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Symbols, Environments and Expression Evaluation

Symbolic computing is fundamentally concerned with symbols, the atomic tokens of a notation that represent some concept related to the symbolic computing domain.

  • Operator symbols such as *, +, and - of algebraic expressions represent some specific operation in the domain.
  • Keyword symbols such as if and else in programming languages often signify control structures.
  • Identifier symbols often represent arbitrary values depending on the context of a given application. The variables and function names of a programming language are typical.

Environments and Evaluation

Symbol environments (also called symbol tables in some applications) define mappings from symbols in the notation system to particular values in the domain.

Association lists are a simple data structure that can be used to implement environments in symbolic computing applications. An association list is simply a list of key-value pairs. For example, an association list mapping "color codes" to numeric values might be written as follows.

color_codes = [("black", 0), ("brown", 1), ("red", 2), ("orange", 3)]

Given such an association list, the Haskell built-in operation "lookup" can retrieve the value associated with a symbol.

Prelude> :t lookup
lookup :: Eq a => a -> [(a, b)] -> Maybe b

Prelude> lookup "red" [("black", 0), ("brown", 1), ("red", 2), ("orange", 3)]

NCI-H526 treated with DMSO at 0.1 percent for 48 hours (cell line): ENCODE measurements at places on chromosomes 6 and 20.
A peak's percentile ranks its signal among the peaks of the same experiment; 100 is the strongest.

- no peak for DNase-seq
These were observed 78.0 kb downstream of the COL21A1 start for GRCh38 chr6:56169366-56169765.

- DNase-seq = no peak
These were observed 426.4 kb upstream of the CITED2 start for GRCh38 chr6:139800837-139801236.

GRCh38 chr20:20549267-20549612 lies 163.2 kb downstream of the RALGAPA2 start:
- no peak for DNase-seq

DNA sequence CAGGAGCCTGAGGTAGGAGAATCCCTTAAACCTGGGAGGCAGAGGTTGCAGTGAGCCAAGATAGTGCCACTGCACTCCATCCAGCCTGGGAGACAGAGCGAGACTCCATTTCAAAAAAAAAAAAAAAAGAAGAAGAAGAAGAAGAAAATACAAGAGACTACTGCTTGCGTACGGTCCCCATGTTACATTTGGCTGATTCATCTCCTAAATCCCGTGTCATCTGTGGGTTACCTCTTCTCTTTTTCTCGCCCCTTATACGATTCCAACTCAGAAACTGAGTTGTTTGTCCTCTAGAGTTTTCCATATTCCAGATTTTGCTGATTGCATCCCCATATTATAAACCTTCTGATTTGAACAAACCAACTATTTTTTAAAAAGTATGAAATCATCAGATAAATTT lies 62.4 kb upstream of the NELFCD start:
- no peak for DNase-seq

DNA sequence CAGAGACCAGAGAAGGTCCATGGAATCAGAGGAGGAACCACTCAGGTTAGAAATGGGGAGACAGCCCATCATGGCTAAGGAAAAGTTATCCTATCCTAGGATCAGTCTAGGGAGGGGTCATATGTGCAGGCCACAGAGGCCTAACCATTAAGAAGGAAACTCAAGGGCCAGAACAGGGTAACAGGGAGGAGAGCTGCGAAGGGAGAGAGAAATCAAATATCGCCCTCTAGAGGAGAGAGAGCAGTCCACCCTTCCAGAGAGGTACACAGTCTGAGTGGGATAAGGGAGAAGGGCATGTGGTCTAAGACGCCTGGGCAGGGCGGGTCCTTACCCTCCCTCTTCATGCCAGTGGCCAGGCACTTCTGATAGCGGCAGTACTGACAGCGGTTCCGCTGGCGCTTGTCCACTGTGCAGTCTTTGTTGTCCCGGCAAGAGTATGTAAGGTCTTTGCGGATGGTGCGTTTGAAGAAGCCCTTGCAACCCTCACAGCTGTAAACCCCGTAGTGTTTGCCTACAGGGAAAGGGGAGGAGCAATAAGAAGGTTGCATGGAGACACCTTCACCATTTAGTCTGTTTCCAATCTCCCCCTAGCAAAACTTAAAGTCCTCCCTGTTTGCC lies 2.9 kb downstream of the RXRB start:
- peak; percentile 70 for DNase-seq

Just 2

Evaluation of Algebraic Expressions

In an algebraic expression such \(4x^2+3y\), we may want to evaluate the expression in the context of an environment mapping symbols to numeric values. For example, we might want to evaluate the expression just given in the context of the association list [('x', 7), ('y', -1)].

Using the lookup function we can write a recursive evaluator for our algebraic expression domain. Recall our domain structure"

data ME = Num Int 
          | Var Char
          | Group ME
          | Add ME ME
          | Sub ME ME
          | Mul ME ME
          | Power ME Int
          | Neg ME
          deriving (Show, Ord, Eq)

We can implement an evalmath function as follows.

evalmath :: [(Char, Int)] -> ME -> Maybe Int

evalmath env (Num n) = Just n
evalmath env (Var c) = lookup c env
evalmath env (Group g) = evalmath env g
evalmath env (Add f g) = 
	case (evalmath env f, evalmath env g) of 
		(Just x, Just y) -> Just (x + y)
		_ -> Nothing
evalmath env (Sub f g) = 
	case (evalmath env f, evalmath env g) of 
		(Just x, Just y) -> Just (x - y)
		_ -> Nothing
evalmath env (Mul f g) = 
	case (evalmath env f, evalmath env g) of 
		(Just x, Just y) -> Just (x * y)
		_ -> Nothing
evalmath env (Power f n) = 
	case (evalmath env f) of 
		(Just x)  -> Just (x ^ n)
		_ -> Nothing
evalmath env (Neg f) = 
	case (evalmath env f) of 
		(Just x) -> Just (-x)
		_ -> Nothing

We can now use evalmath to perform calculations.

*Main> evalmath [('x', 7), ('y', -1)] (Add (Mul (Num 4) (Power (Var 'x') 2)) (Mul (Num 3) (Var 'y')))
Just 193

Updated Thu Oct. 04 2018, 12:21 by cameron.